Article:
Dr. Richard Martin (left) and Dr. James Good (right)
In spite of better medications and treatment guidelines, up to half of asthma
patients continue to suffer from poorly controlled disease; they wake up at night, make urgent trips to the emergency room and miss work and school. National Jewish Health physicians James Good, MD, and Richard Martin, MD, have developed an individualized approach to asthma care that guides effective treatment for many of the most difficult-to-treat asthma cases, known as refractory asthma. They use a bronchoscope
to actually look at the airways and to obtain tissue samples.
This approach provides much better information than relying solely on measurements of breathing capacity and has allowed the physicians to divide asthma patients into five specific categories: those with gastroesophageal reflux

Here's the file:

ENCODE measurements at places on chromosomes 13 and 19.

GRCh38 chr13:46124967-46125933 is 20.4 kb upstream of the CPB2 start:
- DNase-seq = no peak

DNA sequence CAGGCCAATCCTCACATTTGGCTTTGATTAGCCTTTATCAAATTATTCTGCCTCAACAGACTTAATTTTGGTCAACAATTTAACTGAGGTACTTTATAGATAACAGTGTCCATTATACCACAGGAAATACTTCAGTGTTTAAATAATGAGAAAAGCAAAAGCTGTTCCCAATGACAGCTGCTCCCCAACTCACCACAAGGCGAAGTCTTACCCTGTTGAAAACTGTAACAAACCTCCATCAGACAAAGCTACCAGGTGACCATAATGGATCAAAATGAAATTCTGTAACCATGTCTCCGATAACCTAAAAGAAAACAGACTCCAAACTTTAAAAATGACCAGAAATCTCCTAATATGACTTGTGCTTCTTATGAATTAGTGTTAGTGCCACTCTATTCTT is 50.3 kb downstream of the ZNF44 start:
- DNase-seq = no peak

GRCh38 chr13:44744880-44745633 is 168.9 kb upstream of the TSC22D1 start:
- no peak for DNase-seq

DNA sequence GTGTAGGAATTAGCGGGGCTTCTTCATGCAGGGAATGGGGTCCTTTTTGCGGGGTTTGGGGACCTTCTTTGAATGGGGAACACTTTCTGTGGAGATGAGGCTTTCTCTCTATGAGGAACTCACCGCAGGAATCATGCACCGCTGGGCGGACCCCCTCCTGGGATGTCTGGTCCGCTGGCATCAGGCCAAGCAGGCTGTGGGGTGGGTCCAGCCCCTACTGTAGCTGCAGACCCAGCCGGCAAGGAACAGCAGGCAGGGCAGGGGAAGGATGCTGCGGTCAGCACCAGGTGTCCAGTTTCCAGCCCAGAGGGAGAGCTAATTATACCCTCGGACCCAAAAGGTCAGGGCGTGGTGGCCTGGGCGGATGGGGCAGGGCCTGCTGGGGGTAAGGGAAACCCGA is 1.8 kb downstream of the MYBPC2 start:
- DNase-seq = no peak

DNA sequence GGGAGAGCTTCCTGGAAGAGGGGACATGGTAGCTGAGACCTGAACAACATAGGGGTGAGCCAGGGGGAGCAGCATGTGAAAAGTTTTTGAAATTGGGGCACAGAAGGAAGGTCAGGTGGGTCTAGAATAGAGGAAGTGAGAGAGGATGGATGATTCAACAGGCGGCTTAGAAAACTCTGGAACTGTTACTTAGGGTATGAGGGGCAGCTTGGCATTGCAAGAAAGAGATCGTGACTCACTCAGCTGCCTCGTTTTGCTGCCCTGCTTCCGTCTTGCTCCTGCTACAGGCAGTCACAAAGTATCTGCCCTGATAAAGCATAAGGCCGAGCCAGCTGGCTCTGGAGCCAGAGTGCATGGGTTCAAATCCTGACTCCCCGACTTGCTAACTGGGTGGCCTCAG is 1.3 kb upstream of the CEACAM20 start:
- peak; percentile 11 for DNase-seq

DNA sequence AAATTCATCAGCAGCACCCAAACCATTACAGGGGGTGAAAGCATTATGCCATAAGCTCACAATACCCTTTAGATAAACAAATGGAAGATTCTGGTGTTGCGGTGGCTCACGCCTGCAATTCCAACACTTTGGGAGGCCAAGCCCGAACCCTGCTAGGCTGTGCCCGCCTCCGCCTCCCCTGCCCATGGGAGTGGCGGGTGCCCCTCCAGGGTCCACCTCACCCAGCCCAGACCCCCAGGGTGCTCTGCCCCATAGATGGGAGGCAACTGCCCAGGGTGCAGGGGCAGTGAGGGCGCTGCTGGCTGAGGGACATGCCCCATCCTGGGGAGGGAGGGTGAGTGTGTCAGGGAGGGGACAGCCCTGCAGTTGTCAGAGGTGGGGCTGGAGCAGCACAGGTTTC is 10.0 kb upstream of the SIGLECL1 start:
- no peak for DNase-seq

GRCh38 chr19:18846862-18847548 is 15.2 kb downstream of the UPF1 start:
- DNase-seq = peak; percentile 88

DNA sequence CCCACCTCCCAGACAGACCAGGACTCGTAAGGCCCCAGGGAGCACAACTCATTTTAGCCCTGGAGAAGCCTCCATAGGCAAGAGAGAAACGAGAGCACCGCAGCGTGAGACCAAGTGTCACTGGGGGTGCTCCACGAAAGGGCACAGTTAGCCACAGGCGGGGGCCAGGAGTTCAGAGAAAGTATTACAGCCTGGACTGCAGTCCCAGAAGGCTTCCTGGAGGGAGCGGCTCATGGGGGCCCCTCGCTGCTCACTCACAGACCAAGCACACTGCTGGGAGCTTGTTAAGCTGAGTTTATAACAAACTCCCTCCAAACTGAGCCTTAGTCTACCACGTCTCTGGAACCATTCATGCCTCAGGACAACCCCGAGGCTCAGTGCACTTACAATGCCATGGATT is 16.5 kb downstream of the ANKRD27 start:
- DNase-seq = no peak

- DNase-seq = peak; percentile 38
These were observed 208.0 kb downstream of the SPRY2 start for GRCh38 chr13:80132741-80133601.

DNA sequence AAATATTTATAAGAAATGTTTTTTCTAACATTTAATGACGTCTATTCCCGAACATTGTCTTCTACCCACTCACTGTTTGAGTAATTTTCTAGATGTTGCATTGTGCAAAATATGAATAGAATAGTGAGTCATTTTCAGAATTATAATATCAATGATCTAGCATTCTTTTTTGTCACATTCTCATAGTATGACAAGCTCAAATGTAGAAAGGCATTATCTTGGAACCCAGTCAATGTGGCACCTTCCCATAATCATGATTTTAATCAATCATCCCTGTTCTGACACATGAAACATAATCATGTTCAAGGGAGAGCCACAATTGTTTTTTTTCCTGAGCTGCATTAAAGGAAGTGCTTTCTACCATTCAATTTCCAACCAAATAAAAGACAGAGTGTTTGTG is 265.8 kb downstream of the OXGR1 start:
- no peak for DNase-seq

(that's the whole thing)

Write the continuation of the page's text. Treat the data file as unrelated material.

, subacute bacterial infections, tissue eosinophilia (high numbers of immune cells known as eosinophils), a combination of categories and nonspecific. Each subtype suggests a specific therapeutic strategy in addition to standard therapy.
Using this personalized approach for patients with refractory asthma improves their lung function, on average, by 25 percent and asthma control by 60 percent. With their scientific publications describing the approach and new educational programs, more physicians around the country are learning how to help their most difficult-to-treat asthma patients.